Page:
United States’ Performance on Emergency Department Throughput, 2006 to 2016

Abubakar Sadiq Bouda Abdulai, Fahad Mukhtar, Michael Ehrlich

Research output: Contribution to journalArticlepeer-review

6 Scopus citations


Study objective: Studies of early data found that US emergency departments (EDs) were characterized by prolonged patient waiting, long visit times, frequent and prolonged boarding (ie, patients kept waiting in ED hallways or other space outside the ED on admission to the hospital), and patients leaving without receiving or completing treatment. We sought to assess recent trends in ED throughput nationally. Methods: This was a retrospective cross-sectional analysis of data from the National Hospital Ambulatory Medical Care Survey from 2006 to 2016. We used survey-weighted generalized linear models to assess changes over time. The primary outcome variables were the number of visits, wait time to consult a physician, length of visit (time from arrival to leaving for home or hospital ward), boarding time, the proportion of patients leaving without being seen, the proportion treated within recommended waiting times, and the proportion dispositioned within 4, 6, and 8 hours. Results: Between 2006 and 2016, the number of ED visits increased from 119.2 million to 145.6 million. During this period, annual median wait time decreased from 31 minutes (interquartile range 14 to 67) to 17 minutes (interquartile range 6 to 45). The proportion of patients who left without being seen declined from 2.0% (95% confidence interval [CI] 1.7% to 2.4%) to 1.1% (95% CI 0.8% to 1.4%). The proportion treated by a qualified practitioner within recommended waiting times increased from 75.5% (95% CI 72.7% to 78.3%) to 80.8% (95% CI 77.2% to 84.4%). Overall, there was no statistically significant change in median length of visit. However, over time, decreased proportions of the sickest patients were discharged within 4, 6, and 8 hours, whereas increased proportions of low-acuity patients were discharged within 4 hours. The distribution of patient boarding time remained fairly unchanged from 2009 to 2015, with a median of approximately 75 minutes. Conclusion: Overall, there was improvement in ED timeliness from 2006 to 2016. However, we observed a decrease in the proportion of the sickest patients discharged within 8 hours of arrival, although this may be due to increased ancillary testing or specially consultation over time.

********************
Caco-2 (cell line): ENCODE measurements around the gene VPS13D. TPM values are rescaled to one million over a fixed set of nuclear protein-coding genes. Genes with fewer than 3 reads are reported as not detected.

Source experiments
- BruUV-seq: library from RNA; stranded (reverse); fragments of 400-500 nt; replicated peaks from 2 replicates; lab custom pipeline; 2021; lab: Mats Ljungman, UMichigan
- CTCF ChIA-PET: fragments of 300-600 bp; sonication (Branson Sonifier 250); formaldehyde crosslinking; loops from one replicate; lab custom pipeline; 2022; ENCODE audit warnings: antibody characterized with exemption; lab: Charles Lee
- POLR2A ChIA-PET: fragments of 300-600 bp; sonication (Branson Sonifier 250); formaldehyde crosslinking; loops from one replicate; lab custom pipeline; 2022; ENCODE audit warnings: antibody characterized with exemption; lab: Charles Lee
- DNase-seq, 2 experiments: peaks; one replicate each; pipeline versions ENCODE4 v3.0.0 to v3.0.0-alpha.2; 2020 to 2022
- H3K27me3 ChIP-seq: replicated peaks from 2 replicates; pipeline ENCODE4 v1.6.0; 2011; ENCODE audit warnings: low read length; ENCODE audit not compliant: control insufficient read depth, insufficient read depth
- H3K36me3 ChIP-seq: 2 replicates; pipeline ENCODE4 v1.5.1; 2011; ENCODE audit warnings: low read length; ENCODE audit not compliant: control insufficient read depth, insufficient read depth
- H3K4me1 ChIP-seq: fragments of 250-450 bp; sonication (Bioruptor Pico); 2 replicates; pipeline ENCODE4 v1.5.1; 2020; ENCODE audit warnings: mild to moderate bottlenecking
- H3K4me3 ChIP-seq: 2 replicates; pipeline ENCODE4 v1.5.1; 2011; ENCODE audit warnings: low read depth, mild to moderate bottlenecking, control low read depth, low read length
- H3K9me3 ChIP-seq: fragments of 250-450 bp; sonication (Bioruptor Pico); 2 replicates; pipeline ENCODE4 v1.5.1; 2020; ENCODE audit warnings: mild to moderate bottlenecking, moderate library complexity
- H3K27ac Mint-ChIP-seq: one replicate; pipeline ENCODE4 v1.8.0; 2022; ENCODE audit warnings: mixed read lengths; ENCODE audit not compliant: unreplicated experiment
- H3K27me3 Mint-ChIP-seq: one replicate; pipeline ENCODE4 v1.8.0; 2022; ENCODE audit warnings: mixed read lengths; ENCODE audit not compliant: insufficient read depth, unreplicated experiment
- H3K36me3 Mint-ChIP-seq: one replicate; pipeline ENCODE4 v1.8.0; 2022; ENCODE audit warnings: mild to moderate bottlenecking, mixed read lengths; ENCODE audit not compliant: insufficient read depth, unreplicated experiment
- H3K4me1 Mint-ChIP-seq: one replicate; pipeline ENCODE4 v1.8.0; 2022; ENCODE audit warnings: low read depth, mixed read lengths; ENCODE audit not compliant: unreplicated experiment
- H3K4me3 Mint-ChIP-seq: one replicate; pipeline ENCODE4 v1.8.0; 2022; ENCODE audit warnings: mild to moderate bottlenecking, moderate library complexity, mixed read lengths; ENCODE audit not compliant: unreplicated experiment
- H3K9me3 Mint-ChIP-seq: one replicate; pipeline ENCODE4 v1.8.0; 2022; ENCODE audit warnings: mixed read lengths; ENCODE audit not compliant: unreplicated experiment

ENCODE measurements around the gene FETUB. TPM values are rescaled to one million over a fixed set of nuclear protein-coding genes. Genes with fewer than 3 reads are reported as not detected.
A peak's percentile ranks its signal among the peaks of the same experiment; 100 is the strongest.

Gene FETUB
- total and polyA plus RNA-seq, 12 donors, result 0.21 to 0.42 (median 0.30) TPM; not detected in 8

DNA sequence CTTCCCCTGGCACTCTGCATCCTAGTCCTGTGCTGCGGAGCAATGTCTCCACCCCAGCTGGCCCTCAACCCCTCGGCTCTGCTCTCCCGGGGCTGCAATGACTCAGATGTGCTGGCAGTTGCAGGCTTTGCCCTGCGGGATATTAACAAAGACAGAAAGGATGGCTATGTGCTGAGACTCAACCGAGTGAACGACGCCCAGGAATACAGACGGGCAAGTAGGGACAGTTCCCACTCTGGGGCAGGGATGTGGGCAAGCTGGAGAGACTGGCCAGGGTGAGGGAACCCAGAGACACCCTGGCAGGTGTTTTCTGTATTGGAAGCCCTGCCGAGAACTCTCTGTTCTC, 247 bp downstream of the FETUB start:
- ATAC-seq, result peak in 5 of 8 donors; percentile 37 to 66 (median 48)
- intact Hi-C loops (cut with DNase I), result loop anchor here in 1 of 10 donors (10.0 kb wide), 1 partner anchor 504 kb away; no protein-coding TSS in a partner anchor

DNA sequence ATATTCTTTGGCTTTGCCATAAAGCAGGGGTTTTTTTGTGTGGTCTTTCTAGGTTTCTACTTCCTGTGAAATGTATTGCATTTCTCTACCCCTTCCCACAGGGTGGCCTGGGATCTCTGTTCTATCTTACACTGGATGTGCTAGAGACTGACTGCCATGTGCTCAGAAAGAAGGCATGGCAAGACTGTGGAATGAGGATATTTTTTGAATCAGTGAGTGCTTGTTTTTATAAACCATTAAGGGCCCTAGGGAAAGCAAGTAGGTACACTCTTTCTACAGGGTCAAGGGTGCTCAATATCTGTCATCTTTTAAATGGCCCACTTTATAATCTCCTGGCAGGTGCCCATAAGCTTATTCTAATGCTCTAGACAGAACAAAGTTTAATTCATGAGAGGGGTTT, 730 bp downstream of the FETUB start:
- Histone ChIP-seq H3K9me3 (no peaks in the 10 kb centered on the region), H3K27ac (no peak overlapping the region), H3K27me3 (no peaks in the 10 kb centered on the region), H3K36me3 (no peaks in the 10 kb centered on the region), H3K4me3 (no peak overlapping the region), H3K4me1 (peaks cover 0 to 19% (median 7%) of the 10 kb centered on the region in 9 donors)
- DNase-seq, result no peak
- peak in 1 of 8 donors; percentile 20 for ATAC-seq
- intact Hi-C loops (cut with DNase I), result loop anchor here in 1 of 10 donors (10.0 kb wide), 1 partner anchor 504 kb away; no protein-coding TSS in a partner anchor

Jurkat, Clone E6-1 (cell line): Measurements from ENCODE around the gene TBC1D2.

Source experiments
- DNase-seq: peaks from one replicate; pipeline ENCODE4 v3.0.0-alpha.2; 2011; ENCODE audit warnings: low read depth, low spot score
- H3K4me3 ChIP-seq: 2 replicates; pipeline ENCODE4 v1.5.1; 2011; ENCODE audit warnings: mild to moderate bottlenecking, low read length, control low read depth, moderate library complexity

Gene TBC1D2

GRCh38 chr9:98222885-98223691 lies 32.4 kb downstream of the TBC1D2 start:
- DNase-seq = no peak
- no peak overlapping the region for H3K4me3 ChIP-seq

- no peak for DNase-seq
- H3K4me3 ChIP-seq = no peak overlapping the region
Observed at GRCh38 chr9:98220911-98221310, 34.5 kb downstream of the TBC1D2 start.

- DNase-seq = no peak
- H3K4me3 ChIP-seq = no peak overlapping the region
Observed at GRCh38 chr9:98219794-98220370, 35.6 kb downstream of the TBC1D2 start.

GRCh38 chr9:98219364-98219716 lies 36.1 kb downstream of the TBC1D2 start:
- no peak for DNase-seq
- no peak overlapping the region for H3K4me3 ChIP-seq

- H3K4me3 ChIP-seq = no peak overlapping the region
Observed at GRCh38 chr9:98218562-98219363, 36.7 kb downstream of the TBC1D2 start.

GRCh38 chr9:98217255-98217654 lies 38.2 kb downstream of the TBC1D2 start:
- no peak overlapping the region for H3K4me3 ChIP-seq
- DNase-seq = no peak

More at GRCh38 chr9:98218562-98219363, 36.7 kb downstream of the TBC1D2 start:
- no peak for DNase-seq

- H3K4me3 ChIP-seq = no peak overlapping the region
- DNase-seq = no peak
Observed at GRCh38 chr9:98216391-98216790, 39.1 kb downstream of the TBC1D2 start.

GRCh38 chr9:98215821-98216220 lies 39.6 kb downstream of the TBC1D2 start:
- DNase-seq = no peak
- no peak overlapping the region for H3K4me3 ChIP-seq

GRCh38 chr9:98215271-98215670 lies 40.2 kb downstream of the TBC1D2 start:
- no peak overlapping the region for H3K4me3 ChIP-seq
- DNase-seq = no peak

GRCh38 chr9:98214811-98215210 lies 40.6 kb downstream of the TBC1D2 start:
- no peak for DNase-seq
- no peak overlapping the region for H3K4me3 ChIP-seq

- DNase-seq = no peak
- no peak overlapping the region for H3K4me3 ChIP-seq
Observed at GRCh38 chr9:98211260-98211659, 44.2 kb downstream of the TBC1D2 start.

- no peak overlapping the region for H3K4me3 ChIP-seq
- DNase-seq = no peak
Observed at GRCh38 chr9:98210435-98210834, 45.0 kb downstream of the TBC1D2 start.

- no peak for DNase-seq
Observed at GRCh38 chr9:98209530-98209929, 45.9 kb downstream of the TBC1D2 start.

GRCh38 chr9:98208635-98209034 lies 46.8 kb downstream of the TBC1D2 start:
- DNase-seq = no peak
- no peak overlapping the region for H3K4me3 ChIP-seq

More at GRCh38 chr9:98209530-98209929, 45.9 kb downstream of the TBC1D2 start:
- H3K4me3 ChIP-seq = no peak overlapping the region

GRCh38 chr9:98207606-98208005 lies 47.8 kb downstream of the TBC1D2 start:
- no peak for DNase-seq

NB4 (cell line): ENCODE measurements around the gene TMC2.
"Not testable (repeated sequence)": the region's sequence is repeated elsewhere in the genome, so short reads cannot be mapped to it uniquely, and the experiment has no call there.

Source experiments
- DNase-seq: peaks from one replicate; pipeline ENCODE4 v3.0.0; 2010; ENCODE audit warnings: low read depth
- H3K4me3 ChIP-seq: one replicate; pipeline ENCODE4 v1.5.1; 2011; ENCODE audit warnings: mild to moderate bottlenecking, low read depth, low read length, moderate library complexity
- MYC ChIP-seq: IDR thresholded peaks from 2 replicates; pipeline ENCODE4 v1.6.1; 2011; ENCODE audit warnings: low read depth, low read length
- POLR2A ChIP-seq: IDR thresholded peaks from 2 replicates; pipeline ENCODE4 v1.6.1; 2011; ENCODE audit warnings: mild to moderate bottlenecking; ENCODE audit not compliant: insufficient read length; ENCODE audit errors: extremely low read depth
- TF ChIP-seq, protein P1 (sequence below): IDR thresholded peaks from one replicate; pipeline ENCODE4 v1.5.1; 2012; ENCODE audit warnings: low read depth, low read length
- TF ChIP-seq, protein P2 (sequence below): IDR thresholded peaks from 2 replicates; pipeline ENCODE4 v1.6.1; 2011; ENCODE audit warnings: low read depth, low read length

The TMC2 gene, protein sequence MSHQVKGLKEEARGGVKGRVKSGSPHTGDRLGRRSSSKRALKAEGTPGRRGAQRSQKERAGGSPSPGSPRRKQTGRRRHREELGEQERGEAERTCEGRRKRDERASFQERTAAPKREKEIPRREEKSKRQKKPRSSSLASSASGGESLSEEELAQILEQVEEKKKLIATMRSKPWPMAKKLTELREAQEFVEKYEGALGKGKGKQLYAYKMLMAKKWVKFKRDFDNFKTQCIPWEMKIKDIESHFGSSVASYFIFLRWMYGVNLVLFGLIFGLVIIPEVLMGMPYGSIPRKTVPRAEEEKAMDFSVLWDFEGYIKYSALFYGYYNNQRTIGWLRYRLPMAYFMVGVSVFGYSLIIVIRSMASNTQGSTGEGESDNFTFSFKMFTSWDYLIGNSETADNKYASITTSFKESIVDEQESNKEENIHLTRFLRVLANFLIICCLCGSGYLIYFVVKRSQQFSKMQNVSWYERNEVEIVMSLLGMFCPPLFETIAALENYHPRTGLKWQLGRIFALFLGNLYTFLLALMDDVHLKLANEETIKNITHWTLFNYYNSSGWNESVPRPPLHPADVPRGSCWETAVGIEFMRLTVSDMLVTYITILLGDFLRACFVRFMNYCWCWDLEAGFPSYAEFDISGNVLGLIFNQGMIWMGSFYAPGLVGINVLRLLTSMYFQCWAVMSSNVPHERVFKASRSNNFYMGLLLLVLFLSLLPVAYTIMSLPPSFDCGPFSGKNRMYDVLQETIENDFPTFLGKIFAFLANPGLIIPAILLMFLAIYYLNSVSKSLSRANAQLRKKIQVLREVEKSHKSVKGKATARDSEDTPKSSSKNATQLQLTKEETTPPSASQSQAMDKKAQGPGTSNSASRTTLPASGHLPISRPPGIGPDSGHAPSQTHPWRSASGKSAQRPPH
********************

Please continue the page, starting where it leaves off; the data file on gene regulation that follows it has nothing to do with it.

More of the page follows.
Original languageEnglish (US)
Pages (from-to)174-190
Number of pages17
JournalAnnals of Emergency Medicine
Issue number1
StatePublished - Jul 2021

All Science Journal Classification (ASJC) codes

  • Emergency Medicine


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